Willpower and dedication that constitute a network of capital

Perú
A reflection from Matías Prado, a volunteer from América Solidaria in Peru, regarding the World Day Against Child Labor.

Every June 12, diverse organizations such as ILO and UNICEF celebrate the World Day Against Child Labor, in which there is still much debate about the ways to address the objective of respecting the rights of boys, girls, and adolescents around the world in different cultural and economic contexts.

In this context, understanding that the topic is still up for discussion, Matías Prado, a volunteer from América Solidaria Perú, wrote the following reflection:

“We had to come here. There were no good jobs. One could not earn much money. We rented an “apartment” in the suburban estate of a gentleman with a well-to-do name and there we built a small room. We all stayed inside, as there was not really anywhere else we could go. There were many of us who came to shelter ourselves in those cupboards.” (Gabriel Salazar, Being an abandoned child in Chilean history (19th Century)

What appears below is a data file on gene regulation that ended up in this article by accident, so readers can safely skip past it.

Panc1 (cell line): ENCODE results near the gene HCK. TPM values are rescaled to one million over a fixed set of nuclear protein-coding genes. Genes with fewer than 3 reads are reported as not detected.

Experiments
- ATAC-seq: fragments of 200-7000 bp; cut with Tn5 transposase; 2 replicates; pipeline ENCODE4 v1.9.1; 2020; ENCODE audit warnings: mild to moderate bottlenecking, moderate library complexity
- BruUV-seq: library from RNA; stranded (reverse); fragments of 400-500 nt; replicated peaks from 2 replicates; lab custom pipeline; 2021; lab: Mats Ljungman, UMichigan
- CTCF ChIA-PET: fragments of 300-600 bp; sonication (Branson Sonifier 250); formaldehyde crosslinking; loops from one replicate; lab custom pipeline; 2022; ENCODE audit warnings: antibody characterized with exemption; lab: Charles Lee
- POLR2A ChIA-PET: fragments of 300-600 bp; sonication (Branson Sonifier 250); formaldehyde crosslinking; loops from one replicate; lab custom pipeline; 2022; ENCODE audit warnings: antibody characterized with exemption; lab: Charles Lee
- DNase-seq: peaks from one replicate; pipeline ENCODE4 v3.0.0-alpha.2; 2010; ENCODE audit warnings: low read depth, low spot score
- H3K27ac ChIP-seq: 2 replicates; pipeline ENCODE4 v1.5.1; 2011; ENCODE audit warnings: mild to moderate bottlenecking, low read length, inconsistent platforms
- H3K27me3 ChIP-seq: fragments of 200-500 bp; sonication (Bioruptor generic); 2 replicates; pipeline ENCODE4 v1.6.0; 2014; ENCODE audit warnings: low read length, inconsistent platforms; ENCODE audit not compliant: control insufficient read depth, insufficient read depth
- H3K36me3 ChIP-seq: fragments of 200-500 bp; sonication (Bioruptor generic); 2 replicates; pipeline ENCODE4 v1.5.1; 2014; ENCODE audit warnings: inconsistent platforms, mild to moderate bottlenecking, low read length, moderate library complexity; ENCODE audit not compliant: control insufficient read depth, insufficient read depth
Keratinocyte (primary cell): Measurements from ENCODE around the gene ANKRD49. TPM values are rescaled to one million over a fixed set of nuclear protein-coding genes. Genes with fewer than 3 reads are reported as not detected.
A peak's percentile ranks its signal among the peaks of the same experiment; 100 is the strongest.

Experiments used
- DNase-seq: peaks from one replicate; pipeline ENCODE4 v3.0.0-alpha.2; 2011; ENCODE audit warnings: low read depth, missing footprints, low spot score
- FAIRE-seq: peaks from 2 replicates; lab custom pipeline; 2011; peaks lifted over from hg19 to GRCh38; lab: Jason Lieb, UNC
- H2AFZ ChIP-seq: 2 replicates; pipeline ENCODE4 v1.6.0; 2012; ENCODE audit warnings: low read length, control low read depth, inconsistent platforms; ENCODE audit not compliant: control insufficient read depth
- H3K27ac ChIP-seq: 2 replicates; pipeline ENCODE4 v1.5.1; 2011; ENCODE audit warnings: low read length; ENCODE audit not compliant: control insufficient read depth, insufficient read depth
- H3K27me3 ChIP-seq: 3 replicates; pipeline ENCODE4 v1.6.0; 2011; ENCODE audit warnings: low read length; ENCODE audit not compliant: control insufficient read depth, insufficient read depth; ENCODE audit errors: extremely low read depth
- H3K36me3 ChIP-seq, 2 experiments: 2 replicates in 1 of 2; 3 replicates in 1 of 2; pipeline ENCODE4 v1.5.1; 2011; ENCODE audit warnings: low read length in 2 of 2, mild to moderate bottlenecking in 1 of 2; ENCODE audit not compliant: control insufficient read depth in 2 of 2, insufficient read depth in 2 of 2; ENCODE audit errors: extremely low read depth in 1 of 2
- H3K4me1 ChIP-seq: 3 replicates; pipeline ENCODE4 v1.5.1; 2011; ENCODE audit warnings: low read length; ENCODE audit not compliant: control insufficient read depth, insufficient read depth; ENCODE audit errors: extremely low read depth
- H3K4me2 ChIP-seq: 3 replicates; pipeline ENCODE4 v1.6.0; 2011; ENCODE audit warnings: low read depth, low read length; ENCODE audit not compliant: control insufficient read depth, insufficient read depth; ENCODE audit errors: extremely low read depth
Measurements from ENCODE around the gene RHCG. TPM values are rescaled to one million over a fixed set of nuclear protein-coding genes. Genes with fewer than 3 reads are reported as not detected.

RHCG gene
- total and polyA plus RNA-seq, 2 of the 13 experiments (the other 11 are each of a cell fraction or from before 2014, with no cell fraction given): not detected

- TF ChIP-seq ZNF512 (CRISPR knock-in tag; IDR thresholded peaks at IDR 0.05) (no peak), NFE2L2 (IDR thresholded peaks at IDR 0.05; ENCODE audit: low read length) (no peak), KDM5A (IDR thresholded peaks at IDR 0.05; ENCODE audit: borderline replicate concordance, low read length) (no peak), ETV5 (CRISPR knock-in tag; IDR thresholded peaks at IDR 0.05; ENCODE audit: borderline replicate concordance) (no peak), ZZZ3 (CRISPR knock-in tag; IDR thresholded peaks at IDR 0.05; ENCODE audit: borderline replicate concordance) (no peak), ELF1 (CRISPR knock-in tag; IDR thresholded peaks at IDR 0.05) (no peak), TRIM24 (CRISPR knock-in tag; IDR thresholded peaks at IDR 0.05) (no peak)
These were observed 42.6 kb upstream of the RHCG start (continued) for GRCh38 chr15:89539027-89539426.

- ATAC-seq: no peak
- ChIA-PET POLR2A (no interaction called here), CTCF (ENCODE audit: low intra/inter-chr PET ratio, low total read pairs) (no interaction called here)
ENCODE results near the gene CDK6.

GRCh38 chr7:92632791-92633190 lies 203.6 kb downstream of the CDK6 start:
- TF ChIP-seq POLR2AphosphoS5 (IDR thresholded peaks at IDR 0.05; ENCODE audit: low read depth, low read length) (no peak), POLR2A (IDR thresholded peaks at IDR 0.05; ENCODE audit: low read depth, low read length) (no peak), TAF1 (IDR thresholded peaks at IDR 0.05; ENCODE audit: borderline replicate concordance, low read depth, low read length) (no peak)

This is how the majority of poor neighborhoods in Latin America were constructed and it is in these very same spaces that the abuse and mistreatment of Peruvian children takes place today. The children of these neighborhoods are subjects that their social situation determines due to the conditions of the “nature” to which they are subscribed, developing a false conscience that limits them to a concrete and given reality. That has meant that they have developed as subjects of work limited to their economic conditions, stripped of the most basic necessities needed for their development.

Work being understood as a vital and creative production has turned the childhood of these spaces into a necessary workforce for the economic survival of the family unit. In other words, this creative process has become work for other people as a natural way of life and existence.

But it is from within this productive logic that the continent is shown to us, where today willpower and dedication constitute a network of capital for setting up creative and free-spirited children through naturalized models that will hold onto and support them.

Matías Prado Cabrera

Professional Volunteer from América Solidaria Perú
Graduate in Sociology – Chile